Summary: Evangelistic message declaring Jesus’ message of welcome to those weary with life.

An Attractive Invitation

I. I’m not here as an entertainer though hopefully what I have to say will be interesting. I’m not here as a teacher though my passage and my message should be instructive. I’m not here to lay on you any kind of external compulsion. I’m here kind of like the mail-man; I’m here to bring the mail and if you find this invitation addressed to you it is your privilege to accept it.

A. Matt. 11:28 Come unto me, all ye that labor and are heavy laden, and I will give you rest. 29 Take my yoke upon you, and learn of me; for I am meek and lowly in heart: and ye shall find rest unto your souls. 30 For my yoke is easy, and my burden is light.

II. Jesus is here inviting the laborers: “Come unto me all ye that labor.”

A. The word “labor” implies more than work.

B. Work is a privilege and a source of some measure of satisfaction. No one can be happy who is not in some sense a worker. Work is a safeguard against temptation. Idle hours are hours of danger.

C. The root of this word labor is Kopos, kop’-os; meaning a cut, i.e. by analogy toil as reducing the strength, lit. or fig.; by impl. pains:--labor, + trouble, weariness.

1. It means work that is carried on at the price of willingness and pain.

2. It is work that is so heavy and hard or so futile that it becomes agony.

3. It is work that has degenerated into toil. The toil of the treadmill.

4. The monotonous struggle that ends in lean achievement or utter frustration

D. An example: One day Jesus commanded His disciples to enter into a ship and go to the other side of the lake. They obeyed with eagerness. These were veteran sailors. The lake had been their life. For a while the wind went with them and they sailed over the silvery water in simple beauty. But suddenly a tempest swept down upon them. Now there was no progress. The work of the beginning was turned into the labor Jesus talked about. They were straining far harder than they were when the sea was calm, but they were getting nowhere. Strain as they might all they could get out of it was weariness, blistered palms, frustration, and defeat.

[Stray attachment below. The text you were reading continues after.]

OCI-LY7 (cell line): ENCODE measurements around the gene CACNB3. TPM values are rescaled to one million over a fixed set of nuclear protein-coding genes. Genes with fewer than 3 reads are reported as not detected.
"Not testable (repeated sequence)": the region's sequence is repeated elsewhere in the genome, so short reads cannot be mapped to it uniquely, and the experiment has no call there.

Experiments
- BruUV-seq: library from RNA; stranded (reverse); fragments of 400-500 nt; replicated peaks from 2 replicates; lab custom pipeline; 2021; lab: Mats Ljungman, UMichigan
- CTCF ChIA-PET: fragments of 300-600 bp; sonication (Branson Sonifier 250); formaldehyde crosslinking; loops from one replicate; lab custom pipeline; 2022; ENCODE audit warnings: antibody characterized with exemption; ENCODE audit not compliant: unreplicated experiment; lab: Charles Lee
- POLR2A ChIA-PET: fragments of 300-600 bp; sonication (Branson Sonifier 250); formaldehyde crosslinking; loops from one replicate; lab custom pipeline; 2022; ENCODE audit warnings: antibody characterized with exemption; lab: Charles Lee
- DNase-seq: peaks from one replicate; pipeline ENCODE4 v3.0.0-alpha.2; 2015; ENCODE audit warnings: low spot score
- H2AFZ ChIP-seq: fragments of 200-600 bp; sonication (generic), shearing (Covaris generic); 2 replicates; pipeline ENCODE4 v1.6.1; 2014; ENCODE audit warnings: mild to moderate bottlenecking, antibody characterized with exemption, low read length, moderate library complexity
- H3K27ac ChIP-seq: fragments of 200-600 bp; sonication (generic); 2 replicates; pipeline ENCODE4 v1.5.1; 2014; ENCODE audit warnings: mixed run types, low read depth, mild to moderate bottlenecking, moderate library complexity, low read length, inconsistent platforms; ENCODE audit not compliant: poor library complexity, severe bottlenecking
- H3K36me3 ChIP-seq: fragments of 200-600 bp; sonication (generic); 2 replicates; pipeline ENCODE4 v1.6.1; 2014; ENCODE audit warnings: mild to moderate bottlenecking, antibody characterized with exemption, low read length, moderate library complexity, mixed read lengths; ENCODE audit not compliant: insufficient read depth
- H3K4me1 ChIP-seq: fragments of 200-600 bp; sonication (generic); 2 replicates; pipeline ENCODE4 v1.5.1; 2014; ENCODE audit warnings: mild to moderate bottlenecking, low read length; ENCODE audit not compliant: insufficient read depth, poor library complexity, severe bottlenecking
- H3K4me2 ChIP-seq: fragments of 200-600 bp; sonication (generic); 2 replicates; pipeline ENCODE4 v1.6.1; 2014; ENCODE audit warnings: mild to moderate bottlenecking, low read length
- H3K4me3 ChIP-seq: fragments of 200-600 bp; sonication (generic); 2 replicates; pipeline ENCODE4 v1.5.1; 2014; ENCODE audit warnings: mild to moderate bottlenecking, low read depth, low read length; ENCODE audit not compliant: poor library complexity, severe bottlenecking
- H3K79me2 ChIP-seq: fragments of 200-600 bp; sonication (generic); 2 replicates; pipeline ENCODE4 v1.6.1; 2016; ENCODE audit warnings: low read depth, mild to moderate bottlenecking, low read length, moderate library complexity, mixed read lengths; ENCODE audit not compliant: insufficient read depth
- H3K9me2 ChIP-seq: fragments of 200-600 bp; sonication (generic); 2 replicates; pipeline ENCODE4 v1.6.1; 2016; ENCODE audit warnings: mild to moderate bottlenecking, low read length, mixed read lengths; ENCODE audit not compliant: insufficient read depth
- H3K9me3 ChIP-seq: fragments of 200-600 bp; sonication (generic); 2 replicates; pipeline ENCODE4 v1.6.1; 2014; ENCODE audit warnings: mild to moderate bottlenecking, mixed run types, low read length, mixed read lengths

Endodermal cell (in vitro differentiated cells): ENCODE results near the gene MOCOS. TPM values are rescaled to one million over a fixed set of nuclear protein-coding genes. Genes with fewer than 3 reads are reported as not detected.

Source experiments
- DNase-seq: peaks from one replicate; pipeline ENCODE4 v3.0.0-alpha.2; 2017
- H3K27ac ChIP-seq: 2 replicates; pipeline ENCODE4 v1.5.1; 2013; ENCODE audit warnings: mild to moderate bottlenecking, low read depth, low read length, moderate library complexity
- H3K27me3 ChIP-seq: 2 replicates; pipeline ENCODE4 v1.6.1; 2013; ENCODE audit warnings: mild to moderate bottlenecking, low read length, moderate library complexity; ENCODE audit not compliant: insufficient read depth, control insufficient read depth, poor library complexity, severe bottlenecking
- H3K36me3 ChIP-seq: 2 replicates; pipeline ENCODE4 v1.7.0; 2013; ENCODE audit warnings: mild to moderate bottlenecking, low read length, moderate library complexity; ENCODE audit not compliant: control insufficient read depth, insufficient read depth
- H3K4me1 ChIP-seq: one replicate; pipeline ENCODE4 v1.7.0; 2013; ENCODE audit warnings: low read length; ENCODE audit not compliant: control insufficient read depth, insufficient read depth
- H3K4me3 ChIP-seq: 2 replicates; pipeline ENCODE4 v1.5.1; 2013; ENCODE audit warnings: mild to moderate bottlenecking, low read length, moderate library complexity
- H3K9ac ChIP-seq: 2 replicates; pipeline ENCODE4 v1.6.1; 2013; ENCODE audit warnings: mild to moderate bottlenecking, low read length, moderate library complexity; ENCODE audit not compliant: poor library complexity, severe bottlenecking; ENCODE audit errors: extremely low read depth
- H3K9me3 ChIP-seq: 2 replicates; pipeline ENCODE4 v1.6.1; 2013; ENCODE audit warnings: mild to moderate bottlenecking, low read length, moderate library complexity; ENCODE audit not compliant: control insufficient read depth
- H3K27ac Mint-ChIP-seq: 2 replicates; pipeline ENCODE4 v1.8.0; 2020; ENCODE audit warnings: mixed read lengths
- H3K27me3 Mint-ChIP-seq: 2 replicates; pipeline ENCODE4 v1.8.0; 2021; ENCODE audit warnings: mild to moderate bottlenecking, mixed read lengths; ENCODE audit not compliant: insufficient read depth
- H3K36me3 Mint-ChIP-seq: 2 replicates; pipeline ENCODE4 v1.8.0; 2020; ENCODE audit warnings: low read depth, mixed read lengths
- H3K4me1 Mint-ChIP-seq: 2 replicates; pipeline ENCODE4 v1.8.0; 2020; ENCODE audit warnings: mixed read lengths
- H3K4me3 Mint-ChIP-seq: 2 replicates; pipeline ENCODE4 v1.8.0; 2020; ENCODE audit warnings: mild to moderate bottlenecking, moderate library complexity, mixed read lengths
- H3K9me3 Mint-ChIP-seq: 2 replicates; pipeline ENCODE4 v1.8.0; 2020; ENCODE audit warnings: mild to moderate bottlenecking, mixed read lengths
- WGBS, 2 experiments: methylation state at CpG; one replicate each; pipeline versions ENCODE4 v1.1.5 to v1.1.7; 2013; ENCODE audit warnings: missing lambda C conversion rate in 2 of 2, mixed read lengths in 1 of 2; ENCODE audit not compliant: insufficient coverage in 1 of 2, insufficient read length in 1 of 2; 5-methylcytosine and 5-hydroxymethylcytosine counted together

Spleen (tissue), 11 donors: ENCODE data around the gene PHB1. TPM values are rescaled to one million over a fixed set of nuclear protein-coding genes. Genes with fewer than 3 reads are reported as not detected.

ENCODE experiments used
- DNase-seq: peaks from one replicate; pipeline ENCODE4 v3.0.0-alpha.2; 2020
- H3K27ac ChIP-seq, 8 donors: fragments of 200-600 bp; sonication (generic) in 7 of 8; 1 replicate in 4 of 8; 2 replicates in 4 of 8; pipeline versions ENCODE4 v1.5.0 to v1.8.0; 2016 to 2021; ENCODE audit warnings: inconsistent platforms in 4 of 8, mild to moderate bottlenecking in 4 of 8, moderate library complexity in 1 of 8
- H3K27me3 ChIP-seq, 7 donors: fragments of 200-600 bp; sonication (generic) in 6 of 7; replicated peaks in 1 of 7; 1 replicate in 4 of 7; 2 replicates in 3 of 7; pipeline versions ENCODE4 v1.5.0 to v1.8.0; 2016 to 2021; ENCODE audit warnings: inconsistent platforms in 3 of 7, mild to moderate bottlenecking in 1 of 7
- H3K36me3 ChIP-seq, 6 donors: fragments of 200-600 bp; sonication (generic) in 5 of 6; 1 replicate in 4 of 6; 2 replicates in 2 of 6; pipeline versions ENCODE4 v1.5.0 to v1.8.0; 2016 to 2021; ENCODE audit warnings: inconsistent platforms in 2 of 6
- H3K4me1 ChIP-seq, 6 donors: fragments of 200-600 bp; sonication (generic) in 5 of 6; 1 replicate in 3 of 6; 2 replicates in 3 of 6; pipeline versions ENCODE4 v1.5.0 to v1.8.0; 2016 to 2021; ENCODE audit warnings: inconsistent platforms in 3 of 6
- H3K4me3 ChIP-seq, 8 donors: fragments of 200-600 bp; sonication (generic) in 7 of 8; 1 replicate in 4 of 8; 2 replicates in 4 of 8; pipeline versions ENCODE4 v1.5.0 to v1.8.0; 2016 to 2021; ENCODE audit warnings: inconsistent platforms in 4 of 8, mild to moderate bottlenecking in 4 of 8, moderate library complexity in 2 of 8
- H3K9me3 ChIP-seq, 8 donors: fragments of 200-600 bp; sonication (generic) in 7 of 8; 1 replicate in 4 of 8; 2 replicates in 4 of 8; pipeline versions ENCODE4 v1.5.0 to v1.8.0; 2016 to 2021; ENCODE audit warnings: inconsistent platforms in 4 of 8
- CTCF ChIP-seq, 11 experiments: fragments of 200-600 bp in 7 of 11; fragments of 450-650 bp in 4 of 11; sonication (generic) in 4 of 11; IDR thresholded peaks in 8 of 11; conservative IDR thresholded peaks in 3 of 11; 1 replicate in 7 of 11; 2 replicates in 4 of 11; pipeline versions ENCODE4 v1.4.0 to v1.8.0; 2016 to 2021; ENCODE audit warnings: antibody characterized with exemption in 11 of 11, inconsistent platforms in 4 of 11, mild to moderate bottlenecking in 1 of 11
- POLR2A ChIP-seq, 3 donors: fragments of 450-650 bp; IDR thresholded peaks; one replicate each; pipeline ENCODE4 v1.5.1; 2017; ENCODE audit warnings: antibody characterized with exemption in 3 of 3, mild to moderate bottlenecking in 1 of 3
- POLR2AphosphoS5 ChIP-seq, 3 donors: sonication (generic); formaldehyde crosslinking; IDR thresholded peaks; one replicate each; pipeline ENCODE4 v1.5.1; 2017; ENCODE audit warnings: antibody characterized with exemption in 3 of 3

E. In 1930 an unusual event took place. It still represents an open case in the FBI missing-person files. On August 15, after dining out with his family, a New York State Supreme Court Justice named Joseph Carter hailed a taxi and was never seen or heard from again. The FBI thought the disappearance might be work-related as the judge had heard many mob cases. But there was no real evidence to support that theory. All investigations led to dead-ends. The only clue was a note he left for his wife and family. It said, "I am very, very tired. Love, Joe." That was it. That was the last anyone ever heard from him.

F. I think many of us feel that way. Jesus has something to say to the person who is exhausted, to the person who is worn out, chewed up and spit out by life. He offers rest to those who are frustrated, hurting, and tired.

III. The second group Jesus invited is the burdened. Those carrying weighty loads hear a personal invitation: Come unto me all ye that are heavy laden.

A. Burdens of anxiety, tormented by fear.

B. Sin may have dominion over you or some member of your family. They are held captive and robbed of all spiritual or moral beauty.

C. Loads of deep fear.

D. Struggling under a burden of sorrow or disappointment. You once dreamed great dreams but they have come to nothing.

E. You have travelled a road that promised to lead to great and wonderful adventure but it has led to a swamp or a desert.

F. Others are carrying burdens of self-will: In the Arabian Nights a gentleman out of sheer kindness took a feeble old man on his shoulders to give him a lift but once he was there the old man refused to dismount. He was the old man of the sea and he became a crushing weight on the shoulders of the one who tried to befriend him. Self will is a heavier burden than the old man of the sea.

G. Augustine said, "I have read in Plato and Cicero sayings that are very wise and very beautiful, but I never read in either of them, ’Come unto Me all ye that labour and are heavy laden.’"

IV. What did Jesus invite us to do?

A. “Come unto me” Jesus used this phrase on several occasions:

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